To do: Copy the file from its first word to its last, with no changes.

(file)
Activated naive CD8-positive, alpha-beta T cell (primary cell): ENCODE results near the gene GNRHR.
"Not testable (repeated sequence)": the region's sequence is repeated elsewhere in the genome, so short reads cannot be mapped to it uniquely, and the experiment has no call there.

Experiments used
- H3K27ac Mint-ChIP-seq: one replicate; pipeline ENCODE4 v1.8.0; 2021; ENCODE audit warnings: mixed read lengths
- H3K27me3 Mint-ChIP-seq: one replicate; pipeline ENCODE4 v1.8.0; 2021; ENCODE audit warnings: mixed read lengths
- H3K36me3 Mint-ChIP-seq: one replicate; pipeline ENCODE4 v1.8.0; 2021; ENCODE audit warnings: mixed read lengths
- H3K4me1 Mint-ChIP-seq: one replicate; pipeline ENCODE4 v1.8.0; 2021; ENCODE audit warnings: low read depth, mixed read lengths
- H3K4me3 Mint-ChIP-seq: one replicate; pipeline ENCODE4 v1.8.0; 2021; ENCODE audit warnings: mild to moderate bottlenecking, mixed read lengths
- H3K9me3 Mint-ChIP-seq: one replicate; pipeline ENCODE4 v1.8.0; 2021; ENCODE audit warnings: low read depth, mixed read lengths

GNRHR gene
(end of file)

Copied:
Activated naive CD8-positive, alpha-beta T cell (primary cell): ENCODE results near the gene GNRHR.
"Not testable (repeated sequence)": the region's sequence is repeated elsewhere in the genome, so short reads cannot be mapped to it uniquely, and the experiment has no call there.

Experiments used
- H3K27ac Mint-ChIP-seq: one replicate; pipeline ENCODE4 v1.8.0; 2021; ENCODE audit warnings: mixed read lengths
- H3K27me3 Mint-ChIP-seq: one replicate; pipeline ENCODE4 v1.8.0; 2021; ENCODE audit warnings: mixed read lengths
- H3K36me3 Mint-ChIP-seq: one replicate; pipeline ENCODE4 v1.8.0; 2021; ENCODE audit warnings: mixed read lengths
- H3K4me1 Mint-ChIP-seq: one replicate; pipeline ENCODE4 v1.8.0; 2021; ENCODE audit warnings: low read depth, mixed read lengths
- H3K4me3 Mint-ChIP-seq: one replicate; pipeline ENCODE4 v1.8.0; 2021; ENCODE audit warnings: mild to moderate bottlenecking, mixed read lengths
- H3K9me3 Mint-ChIP-seq: one replicate; pipeline ENCODE4 v1.8.0; 2021; ENCODE audit warnings: low read depth, mixed read lengths

GNRHR gene